Education Secretary Arne Duncan brought the political odd couple of Al Sharpton and Newt Gingrich to my home state of Maryland recently, touring charter schools in Baltimore—and that was after they'd gone to Pennsylvania, Arizona, and Alabama. "Everywhere we're going, we're seeing not incremental change, not slight change, but dramatic change—exponential growth. And our challenge and our opportunity is how do you take to scale what's working," Duncan said, according to the Baltimore Sun. "For all the challenges we face, and they are huge, I'm unbelievably hopeful about where we're going."
Their bipartisan traveling roadshow is highlighting the most innovative and aggressive reforms in America, trying to turn around what can only be described as a crisis in American education and, for that matter, in civil rights. U.S. high school students are ranked 16th out of 30 of the world's richest countries in science test scores; in math, they ranked 24th in the most recent scores on the Program for International Student Assessment tests. There is a wide and stubborn gap between the scores of white and minority students in reading and math, and that gap has not narrowed since the 1970s.
What's at stake is $4.3 billion in stimulus money, by far the largest pool of discretionary education funding in American history. It's all going into the Race to the Top fund, to be awarded to the states between now and June 2010. The states that submit the most aggressive, innovative educational reforms will win the cash. The idea is to do it without the usual expansion of the federal bureaucracy and to leverage federal dollars to get states to think outside the box. Colorado's Department of Education, for example, has assembled hundreds of state officials, mayors, educators, and community members for dozens of public meetings on new strategies for improving schools in order to qualify for the grants.
What I like about it is the accountability: Winning the money will be based on success measured by students' test results not only by school—as the Bush administration's No Child Left Behind Act did—but by individual teacher. This has never been done before in American public schools. That's too bad, because it's a great idea. Why shouldn't teachers be judged by how well their students do? Teachers should have a vested interest in seeing that their students flourish. Some states prohibit teachers from being evaluated by their students' test scores and reject linking achievement data to teacher and principal evaluations. But if those states want a piece of the $4.3 billion, they're going to have to change those laws. Entrenched teachers who resist higher standards, merit pay, and standardized testing are about to become a thing of the past.
The reason teachers haven't been held accountable is because the teachers unions have historically been opposed to measures to increase accountability, such as charter schools, vouchers, and merit pay. For example, charter schools like the ones Gingrich and Sharpton are visiting aren't unionized. Duncan says states that put a cap on the number of charter schools will be "at a competitive disadvantage" in the race for reform money. Instead, schools will be rewarded for adopting internationally benchmarked standards, closing the "data gap" with new monitoring, retaining teachers in high-poverty schools, and turning around the worst-performing schools by replacing the school leadership, no matter what the unions say.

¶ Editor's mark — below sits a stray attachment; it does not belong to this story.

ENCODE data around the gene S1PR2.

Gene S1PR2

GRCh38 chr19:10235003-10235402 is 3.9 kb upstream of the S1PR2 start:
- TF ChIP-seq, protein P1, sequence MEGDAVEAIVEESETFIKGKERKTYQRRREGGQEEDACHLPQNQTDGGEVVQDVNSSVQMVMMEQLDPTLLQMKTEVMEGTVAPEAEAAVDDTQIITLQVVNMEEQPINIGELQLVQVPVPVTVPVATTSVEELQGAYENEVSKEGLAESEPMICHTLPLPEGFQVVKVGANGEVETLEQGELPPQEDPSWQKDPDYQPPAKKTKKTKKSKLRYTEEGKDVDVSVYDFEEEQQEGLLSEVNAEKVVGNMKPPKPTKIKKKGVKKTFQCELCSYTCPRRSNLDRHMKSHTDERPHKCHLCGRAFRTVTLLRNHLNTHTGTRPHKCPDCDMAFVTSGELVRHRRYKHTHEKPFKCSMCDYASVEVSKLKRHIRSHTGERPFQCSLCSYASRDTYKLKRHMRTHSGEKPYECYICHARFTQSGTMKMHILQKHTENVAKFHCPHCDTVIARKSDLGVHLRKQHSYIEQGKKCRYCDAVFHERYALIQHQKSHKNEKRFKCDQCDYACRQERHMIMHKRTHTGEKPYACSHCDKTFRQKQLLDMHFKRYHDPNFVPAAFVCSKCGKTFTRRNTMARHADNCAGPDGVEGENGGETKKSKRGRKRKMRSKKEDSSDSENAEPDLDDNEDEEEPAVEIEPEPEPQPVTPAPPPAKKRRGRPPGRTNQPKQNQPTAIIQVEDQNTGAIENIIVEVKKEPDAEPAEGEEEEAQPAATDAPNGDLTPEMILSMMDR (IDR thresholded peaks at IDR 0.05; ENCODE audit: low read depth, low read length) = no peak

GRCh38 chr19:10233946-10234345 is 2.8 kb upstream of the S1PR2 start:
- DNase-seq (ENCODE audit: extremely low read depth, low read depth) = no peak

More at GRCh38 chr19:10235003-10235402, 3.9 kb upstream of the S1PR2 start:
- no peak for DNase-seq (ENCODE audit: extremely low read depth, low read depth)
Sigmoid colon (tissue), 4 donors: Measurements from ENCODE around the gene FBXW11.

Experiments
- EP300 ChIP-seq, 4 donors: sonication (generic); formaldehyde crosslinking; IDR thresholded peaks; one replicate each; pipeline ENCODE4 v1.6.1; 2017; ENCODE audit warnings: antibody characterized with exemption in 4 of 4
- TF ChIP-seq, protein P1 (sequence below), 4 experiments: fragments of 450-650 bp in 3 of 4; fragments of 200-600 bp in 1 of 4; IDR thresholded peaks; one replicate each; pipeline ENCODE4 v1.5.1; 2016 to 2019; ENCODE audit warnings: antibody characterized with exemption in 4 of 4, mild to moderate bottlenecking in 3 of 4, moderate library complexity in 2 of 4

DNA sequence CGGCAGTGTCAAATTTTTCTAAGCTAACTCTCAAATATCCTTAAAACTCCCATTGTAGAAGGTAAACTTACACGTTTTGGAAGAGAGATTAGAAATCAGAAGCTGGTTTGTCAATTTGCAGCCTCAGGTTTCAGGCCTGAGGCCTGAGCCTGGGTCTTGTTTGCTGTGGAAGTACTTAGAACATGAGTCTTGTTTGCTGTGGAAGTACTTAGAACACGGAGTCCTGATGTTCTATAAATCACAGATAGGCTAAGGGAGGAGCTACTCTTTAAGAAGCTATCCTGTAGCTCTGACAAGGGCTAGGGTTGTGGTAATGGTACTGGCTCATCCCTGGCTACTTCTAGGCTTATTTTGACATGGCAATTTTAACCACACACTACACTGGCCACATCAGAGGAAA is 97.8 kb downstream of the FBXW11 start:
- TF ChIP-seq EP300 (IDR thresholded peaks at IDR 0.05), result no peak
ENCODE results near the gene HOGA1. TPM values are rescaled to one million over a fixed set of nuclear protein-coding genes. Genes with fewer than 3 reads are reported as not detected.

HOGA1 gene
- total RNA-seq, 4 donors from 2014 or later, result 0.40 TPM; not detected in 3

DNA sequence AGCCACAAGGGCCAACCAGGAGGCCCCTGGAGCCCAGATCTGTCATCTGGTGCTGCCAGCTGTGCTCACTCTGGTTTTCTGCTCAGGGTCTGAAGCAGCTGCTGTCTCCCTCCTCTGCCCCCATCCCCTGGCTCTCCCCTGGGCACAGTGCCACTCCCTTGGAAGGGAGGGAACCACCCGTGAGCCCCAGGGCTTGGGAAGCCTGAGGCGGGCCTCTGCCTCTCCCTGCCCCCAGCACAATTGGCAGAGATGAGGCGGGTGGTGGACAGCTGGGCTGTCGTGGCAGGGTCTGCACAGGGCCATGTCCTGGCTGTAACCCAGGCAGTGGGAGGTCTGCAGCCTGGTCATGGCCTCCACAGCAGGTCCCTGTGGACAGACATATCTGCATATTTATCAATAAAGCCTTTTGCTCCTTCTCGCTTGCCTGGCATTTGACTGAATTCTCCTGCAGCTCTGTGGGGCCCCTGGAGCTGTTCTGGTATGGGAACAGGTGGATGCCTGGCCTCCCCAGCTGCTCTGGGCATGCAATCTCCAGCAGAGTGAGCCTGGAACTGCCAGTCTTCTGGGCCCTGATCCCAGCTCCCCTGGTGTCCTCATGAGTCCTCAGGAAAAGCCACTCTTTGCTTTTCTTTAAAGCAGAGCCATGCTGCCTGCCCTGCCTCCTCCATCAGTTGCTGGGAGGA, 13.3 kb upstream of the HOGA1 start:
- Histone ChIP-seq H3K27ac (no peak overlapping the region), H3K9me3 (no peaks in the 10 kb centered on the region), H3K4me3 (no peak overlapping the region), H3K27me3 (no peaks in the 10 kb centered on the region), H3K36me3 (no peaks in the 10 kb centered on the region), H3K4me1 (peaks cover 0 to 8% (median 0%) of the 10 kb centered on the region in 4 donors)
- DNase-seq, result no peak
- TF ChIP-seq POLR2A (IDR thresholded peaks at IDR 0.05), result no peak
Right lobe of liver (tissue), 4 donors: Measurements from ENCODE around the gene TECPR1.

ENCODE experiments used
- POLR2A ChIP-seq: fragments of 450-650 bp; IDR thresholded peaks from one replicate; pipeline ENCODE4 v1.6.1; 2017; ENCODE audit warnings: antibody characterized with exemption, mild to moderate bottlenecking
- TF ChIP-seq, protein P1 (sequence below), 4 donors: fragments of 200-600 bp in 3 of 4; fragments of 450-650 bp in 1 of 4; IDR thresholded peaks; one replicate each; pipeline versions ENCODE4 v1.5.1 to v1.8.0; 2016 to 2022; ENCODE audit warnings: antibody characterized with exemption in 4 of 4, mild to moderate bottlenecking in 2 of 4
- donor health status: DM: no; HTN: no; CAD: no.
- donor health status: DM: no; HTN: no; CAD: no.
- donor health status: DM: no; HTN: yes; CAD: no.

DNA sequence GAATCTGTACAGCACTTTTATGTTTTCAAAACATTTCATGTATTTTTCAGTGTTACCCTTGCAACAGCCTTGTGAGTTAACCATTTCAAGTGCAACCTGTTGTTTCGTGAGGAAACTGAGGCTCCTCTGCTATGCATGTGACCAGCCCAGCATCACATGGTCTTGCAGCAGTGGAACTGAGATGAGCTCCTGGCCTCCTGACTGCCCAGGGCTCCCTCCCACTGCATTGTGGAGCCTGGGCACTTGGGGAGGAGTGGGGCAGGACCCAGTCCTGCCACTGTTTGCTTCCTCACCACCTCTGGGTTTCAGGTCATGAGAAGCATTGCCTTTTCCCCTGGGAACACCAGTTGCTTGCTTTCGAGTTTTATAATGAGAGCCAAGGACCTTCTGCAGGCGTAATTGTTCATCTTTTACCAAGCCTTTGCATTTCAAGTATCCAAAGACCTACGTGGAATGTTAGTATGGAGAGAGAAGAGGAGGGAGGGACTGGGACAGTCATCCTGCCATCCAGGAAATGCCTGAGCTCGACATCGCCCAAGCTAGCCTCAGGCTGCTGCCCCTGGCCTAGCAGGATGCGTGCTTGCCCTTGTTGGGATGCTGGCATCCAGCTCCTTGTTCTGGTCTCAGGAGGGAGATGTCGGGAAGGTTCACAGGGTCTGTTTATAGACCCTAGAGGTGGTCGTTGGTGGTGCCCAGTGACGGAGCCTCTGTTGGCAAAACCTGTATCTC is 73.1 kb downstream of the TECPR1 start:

By equating the status quo with failure, President Obama is challenging the unions directly. In a Nixon-goes-to-China sort of way, he's the one guy who can do it and succeed. To everyone's surprise, it's working—after initial opposition, the unions are now going along with his Race to the Top.
And the president has found an unlikely ally in former Florida Gov. Jeb Bush, who says conservatives should support Obama's Race to the Top. "The fact of the matter is, the guy is on the right track," Bush told ABC News. "I think he sincerely believes that the system has let down an entire generation of students, particularly students of lower income, and he's passionate about it, and the policies reflect a way to improve them."
Jeb Bush is right. This kind of education reform—which emphasizes accountability, innovation, and state rather than federal control—presents an opportunity for Republicans to reach across the aisle. By going to the states to find dramatic new ideas, Republicans can position themselves as outsiders with grass-roots programs that work, rather than big-government bureaucrats. Best of all, this type of reform gives them the chance to come together and do the right thing for kids—many of them minorities—who are being denied the opportunity for a better life and a great education.
Here's how Gingrich put it on Meet the Press earlier this month: "We have a liberal Democratic president who has the courage to take on the establishment in education, and he's prepared to say that every state should adopt dramatic, bold reform," he said. "Our children deserve the chance to see us come together and put their future above partisanship and find a way to take on the establishment of both parties and try to get this done."
The kind of education reform Gingrich and Sharpton are talking about would constitute dramatic change—not just in schools but in politics as well. Limited-government conservatives should be all for that.